Breastfeeding management and promotion in a baby-friendly hospital: an 18-hour course for maternity staff.
New York, New York, UNICEF, 1993 Jan. , vii, 127,  p.The Baby Friendly Hospital Initiative seeks to promote exclusive breast feeding in the first 4-6 months of life, followed by supplemental feeding up to two years of age or beyond. To assist hospitals in making the policy changes necessary for achieving this goal, an 18-hour course for physicians, midwives, nurses, and other maternity staff was devised. The curriculum was designed to impart the knowledge required to implement the 10 steps to successful breast feeding: 1) develop a written breast feeding policy, 2) train all health care staff in skills needed for policy implementation, 3) inform all pregnant women about the benefits and management of breast feeding, 4) help mothers initiate breast feeding within 30 minutes of delivery, 5) show mothers how to breast feed and maintain lactation when separated from their infant, 6) give newborns no food or drink other than breast milk unless medically necessary, 7) allow mothers and infants to remain together in the hospital, 8) encourage demand feeding, 9) provide no pacifiers, and 10) promote the establishment of breast feeding support groups. In addition to the 14 lessons that comprise this manual, the course includes three hours of clinical experience.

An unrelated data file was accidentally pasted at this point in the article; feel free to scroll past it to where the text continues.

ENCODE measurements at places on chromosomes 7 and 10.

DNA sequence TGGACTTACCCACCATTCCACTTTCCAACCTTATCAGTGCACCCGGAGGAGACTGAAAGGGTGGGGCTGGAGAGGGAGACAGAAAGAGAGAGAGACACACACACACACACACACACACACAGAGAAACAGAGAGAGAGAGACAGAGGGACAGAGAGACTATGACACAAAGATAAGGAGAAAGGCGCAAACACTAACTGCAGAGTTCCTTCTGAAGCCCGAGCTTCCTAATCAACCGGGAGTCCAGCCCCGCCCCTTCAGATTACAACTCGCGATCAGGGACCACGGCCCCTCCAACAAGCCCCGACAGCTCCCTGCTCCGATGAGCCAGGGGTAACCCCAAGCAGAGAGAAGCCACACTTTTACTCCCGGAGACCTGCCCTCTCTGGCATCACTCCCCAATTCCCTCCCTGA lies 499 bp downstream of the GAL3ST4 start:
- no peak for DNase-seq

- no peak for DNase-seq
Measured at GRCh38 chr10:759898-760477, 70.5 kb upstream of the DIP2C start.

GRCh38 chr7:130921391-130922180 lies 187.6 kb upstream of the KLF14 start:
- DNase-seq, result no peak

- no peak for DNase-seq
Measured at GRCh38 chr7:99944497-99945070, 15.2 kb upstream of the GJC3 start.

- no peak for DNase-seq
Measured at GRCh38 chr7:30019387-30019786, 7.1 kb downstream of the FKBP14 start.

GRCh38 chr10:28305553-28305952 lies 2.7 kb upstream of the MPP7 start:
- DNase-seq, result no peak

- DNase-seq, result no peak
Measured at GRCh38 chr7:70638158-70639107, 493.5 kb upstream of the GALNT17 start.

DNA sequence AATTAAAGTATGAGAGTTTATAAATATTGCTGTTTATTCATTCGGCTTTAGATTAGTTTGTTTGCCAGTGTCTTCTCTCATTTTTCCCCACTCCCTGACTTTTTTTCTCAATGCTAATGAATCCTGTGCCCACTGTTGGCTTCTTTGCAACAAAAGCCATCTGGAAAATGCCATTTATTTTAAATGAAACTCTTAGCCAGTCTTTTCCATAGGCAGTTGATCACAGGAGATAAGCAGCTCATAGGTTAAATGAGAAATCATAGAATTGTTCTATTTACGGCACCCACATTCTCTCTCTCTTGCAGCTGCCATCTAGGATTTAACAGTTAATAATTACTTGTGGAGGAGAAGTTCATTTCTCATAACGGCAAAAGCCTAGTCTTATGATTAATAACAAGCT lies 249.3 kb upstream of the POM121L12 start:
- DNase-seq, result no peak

MOTHERS AND CHILDREN. 1992; 11(3):6-7.The International Baby Food Action Network (IBFAN) is a coalition of over 40 citizen groups in 70 countries. IBFAN monitors the progress worldwide of the implementation of the International Code of Marketing of Breastmilk Substitutes. The Code is intended to regulate the advertising and promotional techniques used to sell infant formula. The 1991 IBFAN report shows that 75 countries have taken some action to implement the International Code. During 1992, the IBFAN Code Documentation Center in Malaysia conducted 2 training courses to help countries draft legislation to implement and monitor compliance with the International Code. In April, government officials from 19 Asian and African countries attended the first course in Malaysia; the second course was conducted in Spanish in Guatemala and attended by officials from 15 Latin American and Caribbean countries. The resource people included representatives from NGOs in Africa, Asia, Latin America, Europe and North America with experience in Code implementation and monitoring at the national level. The main purpose of each course was to train government officials to use the International Code as a starting point for national legislation to protect breastfeeding. Participants reviewed recent information on lactation management, the advantages of breastfeeding, current trends in breastfeeding and the marketing practices of infant formula manufacturers. The participants studied the terminology contained in the International Code and terminology used by infant formula manufacturers to include breastmilk supplements such as follow-on formulas and cereal-based baby foods. Relevant World Health Assembly resolutions such as the one adopted in 1986 on the need to ban free and low-cost supplies to hospitals were examined. The legal aspects of the current Baby Friendly Hospital Initiative (BFHI) and the progress in the 12 BFHI test countries concerning the elimination of supplies were also examined. International Labor Organization conventions on maternity legislation also need to be implemented to support breastfeeding.